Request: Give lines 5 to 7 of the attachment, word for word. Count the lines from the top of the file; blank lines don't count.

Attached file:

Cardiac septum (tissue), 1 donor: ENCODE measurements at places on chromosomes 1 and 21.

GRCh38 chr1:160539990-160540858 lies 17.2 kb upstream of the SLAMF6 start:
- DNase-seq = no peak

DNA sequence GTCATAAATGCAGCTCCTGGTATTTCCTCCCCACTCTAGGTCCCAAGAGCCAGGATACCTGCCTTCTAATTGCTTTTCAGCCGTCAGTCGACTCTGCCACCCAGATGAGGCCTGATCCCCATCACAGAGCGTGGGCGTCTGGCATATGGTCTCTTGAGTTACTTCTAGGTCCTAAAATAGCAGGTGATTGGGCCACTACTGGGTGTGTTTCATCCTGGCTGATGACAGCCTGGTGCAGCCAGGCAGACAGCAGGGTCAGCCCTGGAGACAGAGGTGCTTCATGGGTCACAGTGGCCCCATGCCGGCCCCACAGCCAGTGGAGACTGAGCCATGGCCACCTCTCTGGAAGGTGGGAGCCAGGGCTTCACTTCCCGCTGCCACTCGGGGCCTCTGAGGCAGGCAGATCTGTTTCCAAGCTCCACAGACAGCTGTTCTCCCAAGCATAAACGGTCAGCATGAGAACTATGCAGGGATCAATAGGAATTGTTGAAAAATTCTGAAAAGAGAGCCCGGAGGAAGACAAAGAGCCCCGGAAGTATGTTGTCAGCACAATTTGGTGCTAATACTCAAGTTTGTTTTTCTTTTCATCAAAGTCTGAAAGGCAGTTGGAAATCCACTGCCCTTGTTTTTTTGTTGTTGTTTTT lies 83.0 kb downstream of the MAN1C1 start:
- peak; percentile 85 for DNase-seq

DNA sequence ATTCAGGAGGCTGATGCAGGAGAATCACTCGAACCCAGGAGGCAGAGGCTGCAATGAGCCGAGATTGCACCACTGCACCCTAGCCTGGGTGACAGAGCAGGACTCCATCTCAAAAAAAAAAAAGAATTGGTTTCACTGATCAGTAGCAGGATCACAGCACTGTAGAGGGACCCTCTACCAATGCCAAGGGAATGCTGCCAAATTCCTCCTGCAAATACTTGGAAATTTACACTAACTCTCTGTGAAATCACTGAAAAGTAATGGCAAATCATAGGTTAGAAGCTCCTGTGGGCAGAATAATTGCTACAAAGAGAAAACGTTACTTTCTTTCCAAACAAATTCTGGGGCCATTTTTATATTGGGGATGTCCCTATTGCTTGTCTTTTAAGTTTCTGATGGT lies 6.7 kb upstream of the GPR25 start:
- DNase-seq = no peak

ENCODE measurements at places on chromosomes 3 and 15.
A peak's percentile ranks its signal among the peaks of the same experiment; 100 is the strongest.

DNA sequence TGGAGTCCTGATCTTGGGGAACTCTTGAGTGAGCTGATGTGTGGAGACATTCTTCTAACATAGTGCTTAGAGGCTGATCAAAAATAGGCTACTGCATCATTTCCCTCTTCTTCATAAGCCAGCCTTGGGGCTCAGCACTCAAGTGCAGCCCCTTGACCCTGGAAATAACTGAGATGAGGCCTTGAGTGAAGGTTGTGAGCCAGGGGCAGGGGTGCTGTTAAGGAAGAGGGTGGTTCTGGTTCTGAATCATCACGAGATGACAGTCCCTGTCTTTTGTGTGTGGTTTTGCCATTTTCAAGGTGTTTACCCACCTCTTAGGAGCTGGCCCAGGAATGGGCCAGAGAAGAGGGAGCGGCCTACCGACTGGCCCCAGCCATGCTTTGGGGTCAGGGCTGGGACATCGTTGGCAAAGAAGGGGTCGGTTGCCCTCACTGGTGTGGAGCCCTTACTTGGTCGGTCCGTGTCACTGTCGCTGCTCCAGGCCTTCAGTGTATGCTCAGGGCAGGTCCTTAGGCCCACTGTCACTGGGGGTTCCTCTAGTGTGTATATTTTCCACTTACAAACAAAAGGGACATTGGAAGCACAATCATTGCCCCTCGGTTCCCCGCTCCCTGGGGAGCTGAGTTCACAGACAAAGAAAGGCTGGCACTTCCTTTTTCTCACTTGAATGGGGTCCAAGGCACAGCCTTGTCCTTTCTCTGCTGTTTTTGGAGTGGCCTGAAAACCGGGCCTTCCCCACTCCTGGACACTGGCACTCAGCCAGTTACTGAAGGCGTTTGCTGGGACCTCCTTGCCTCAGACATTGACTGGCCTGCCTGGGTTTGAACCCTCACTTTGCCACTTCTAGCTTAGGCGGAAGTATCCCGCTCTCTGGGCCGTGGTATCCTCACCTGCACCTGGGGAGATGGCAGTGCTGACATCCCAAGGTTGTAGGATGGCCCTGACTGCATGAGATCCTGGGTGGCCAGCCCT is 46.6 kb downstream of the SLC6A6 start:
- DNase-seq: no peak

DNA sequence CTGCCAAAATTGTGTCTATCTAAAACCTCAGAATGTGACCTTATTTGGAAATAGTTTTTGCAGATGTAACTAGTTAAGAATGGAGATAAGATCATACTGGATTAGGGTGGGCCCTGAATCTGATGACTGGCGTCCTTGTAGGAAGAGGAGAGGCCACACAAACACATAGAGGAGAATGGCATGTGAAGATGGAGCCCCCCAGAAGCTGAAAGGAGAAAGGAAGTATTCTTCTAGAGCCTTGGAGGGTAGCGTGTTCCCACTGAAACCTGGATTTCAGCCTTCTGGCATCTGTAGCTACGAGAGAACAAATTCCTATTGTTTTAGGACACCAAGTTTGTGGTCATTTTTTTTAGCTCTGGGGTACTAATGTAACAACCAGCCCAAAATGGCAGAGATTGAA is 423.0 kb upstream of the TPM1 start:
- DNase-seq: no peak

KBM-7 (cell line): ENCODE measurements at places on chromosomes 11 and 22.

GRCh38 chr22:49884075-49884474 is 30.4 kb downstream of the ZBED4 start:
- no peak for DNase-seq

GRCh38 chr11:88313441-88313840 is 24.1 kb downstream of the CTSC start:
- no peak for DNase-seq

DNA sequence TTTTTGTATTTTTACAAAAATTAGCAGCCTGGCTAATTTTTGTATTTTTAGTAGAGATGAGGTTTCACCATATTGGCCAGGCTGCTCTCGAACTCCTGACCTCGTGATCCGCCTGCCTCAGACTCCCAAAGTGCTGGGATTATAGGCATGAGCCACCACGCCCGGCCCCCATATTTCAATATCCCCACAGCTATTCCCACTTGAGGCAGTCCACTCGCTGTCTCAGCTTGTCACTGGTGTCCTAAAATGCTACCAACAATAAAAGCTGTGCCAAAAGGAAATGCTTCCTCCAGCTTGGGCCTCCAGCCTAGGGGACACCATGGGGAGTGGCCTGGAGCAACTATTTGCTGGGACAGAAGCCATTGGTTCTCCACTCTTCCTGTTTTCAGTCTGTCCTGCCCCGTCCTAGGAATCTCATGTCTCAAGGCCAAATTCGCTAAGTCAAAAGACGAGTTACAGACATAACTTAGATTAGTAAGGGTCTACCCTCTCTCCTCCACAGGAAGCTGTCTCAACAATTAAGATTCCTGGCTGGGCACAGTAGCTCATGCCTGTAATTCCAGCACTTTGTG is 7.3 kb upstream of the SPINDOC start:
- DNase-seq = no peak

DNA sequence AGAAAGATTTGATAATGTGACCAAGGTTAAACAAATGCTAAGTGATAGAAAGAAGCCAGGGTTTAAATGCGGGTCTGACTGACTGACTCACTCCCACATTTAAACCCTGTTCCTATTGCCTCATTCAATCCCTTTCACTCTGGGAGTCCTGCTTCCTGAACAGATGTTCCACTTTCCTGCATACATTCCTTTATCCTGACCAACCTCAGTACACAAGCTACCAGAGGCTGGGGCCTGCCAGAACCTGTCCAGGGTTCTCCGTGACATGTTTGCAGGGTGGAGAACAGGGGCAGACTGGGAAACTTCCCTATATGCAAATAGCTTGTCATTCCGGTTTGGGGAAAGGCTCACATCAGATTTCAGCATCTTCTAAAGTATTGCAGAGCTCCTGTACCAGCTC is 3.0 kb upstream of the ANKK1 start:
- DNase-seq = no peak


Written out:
- peak; percentile 85 for DNase-seq

DNA sequence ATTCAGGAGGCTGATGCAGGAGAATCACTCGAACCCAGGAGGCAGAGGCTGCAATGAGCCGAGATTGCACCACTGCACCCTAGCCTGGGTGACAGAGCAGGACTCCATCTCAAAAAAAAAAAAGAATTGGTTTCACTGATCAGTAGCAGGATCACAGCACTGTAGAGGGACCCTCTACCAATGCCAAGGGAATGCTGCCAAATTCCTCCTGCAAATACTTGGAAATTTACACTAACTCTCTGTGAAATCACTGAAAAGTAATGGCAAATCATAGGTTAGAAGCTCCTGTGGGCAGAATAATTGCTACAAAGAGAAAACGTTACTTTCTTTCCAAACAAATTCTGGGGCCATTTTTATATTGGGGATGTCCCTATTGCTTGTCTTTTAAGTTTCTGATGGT lies 6.7 kb upstream of the GPR25 start:
- DNase-seq = no peak